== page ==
An analysis of metaphysics of ethics by immanuel kant

categorical imperative

We might be tempted to think that the motivation that makes an action good is having a positive goal--to make people happy, or to provide some benefit.

Someone with a good will, who is genuinely committed to duty for its own sake, might simply fail to encounter any significant temptation that would reveal the lack of strength to follow through with that commitment. Hence no imperative is valid for the Divine Will, nor indeed for any will figured to be Holy.

Guyer, by contrast, sees an argument for freedom as an end in itself Guyer In the first chapter of his Utilitarianism, Mill implies that the Universal Law formulation of the Categorical Imperative could only sensibly be interpreted as a test of the consequences of universal adoption of a maxim.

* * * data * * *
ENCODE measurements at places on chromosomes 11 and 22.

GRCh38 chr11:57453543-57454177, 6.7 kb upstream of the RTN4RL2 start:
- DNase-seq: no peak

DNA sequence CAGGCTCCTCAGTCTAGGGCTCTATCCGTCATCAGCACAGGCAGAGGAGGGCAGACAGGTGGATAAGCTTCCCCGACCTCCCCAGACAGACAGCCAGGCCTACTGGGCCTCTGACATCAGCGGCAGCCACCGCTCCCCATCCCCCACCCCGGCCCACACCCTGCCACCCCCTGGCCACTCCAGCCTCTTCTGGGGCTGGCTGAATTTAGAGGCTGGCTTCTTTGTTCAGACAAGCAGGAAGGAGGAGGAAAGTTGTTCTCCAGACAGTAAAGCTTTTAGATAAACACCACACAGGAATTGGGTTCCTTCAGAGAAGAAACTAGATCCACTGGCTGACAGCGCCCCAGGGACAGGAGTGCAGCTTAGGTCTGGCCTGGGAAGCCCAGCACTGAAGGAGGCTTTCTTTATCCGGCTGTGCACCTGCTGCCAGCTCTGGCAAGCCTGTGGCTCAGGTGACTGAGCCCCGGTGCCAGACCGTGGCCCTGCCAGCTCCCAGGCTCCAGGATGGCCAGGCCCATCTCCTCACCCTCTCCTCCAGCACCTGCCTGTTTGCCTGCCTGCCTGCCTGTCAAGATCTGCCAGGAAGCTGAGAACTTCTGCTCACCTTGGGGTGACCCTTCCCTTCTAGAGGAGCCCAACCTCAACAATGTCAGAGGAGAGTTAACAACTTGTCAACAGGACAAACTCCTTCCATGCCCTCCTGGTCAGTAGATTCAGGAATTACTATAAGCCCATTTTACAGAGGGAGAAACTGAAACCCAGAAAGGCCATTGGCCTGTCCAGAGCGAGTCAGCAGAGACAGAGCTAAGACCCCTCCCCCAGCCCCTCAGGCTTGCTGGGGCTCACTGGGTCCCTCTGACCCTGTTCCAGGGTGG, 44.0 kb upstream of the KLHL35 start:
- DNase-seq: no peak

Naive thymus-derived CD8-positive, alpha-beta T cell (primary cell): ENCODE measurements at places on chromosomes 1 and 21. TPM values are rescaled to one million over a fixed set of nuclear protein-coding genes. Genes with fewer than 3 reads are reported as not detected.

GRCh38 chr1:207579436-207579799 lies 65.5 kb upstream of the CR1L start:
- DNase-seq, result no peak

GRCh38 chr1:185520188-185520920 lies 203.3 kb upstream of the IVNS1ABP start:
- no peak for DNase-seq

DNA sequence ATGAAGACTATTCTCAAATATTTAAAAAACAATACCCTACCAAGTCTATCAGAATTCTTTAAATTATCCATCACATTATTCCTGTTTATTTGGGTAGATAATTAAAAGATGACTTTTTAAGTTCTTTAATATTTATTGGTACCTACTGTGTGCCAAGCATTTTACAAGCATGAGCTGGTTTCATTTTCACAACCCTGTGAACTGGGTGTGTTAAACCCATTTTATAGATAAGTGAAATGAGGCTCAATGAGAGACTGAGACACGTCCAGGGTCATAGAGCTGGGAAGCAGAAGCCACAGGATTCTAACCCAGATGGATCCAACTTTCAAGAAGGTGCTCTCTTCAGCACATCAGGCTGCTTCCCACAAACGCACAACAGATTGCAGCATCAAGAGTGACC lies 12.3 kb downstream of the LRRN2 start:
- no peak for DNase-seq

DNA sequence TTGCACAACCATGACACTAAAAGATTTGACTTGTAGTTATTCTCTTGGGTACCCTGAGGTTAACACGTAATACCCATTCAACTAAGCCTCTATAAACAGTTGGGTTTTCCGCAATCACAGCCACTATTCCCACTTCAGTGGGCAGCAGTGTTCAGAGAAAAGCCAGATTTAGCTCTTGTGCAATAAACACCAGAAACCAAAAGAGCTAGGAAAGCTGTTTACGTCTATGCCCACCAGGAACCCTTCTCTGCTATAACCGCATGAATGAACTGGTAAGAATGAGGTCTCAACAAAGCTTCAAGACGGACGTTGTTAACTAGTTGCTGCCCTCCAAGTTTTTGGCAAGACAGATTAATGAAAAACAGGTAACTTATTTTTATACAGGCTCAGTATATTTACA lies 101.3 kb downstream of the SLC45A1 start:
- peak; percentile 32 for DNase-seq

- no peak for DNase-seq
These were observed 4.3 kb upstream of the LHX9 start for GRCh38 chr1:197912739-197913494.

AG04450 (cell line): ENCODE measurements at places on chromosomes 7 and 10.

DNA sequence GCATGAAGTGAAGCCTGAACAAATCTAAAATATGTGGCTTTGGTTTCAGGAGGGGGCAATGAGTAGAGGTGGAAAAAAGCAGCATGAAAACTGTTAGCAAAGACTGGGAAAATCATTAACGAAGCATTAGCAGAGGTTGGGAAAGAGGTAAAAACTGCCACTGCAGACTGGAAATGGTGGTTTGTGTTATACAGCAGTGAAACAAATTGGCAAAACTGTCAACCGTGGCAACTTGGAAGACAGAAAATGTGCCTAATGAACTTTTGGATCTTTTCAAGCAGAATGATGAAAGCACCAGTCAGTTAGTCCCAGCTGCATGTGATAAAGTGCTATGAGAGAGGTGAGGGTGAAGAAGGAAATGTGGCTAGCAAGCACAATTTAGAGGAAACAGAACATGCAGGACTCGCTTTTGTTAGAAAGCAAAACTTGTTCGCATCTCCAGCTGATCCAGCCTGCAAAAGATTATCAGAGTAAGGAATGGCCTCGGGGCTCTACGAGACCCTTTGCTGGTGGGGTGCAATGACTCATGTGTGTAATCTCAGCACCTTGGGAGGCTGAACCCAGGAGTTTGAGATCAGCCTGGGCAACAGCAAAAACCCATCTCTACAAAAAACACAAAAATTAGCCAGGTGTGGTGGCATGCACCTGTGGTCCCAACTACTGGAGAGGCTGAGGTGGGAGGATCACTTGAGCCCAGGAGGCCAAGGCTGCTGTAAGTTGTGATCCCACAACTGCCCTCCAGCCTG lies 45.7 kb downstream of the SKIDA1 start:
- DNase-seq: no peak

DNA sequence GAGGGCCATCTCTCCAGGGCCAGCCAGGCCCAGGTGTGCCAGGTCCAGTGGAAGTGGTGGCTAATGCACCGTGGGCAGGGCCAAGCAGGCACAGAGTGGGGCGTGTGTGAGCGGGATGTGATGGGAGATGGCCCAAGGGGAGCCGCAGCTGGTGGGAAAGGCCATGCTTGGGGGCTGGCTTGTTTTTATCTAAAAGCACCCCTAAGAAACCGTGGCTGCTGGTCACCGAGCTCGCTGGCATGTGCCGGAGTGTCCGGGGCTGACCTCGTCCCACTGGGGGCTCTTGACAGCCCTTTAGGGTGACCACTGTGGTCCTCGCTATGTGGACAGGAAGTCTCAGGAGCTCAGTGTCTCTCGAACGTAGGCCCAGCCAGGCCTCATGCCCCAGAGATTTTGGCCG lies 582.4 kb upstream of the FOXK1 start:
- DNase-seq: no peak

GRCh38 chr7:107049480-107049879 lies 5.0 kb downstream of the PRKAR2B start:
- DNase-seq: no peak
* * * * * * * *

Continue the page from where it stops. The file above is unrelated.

When from these general features we pass to a more minute examination of the philosophic system, there is a marked distinction between the Intellectual, or theoretic part, and the Moral, or practical part.

To that extent at least, then, anything dignified as human willing is subject to rational requirements. Then Kant analyzes the understanding, the faculty that applies concepts to sensory experience. Moral requirements, instead, are rational principles that tell us what we have overriding reason to do.

Further, a satisfying answer to the question of what one ought to do would have to take into account any political and religious requirements there are. Kant is the primary proponent in history of what is called deontological ethics. That, she argues, would imply that there would be no reason to conform to them.

Rather than commanding specific actions, it must express the principle that actions should be undertaken with pure motives, without consideration of consequences, and out of pure reverence for the law.

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Kant, Immanuel